Attention and Perception and the Functions within the Brain

19 May No Comments
Attention and Perception and the Functions within the Brain

 

PS-200 – Unit 3 Assignment

Attention and Perception and the Functions within the Brain

Our five senses are present for a variety of reasons. They allow us to hear the things happening around us, see what is in front of us, smell the air around us, taste the things we love, and feel the things that make us happy, but most important of all our senses allow us to become aware of our surroundings. This is also known as perception (Farmer & Matlin, 2016). Our senses will certainly be at play throughout your day, without your having to give any effort, but your ability to focus on something and selectively ignore other perceivable information around you, is known as attention. The brain, the central organ of the human nervous system, is what is responsible for the ability to be attentive and the ability for formulate perception of stimuli (Bertenthal & Rose, 2019). The mental process that allows us to adapt to our environment is the cognitive process. Attention, perception, sensation and memory are a part of a basic cognitive process that is not taught, rather basic human nature (Farmer & Matlin, 2016).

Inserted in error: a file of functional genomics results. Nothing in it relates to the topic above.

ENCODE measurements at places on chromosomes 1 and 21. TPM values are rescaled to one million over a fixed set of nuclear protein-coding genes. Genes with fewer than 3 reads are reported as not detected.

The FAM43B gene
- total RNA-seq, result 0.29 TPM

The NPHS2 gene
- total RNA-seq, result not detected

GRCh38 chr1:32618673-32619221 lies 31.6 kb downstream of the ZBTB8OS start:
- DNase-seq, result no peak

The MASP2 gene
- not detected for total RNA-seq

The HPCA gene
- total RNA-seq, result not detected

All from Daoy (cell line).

Perception

The ability to become aware of something through our senses is our perception of what is occurring. For information to be received in the brain from the environment our sensory system uses sensory input to transmit the information to our brain (Bertenthal & Rose, 2019). Previous knowledge stored in our long-term memory is recalled interpreting different stimuli activated by our senses to formulate perception. The visual stimuli from the outside world combined with your own previous knowledge allows these observations (Farmer & Matlin, 2016). In formulating perception, there are two different processes to be distinguished between, bottom-up processing and top down processing.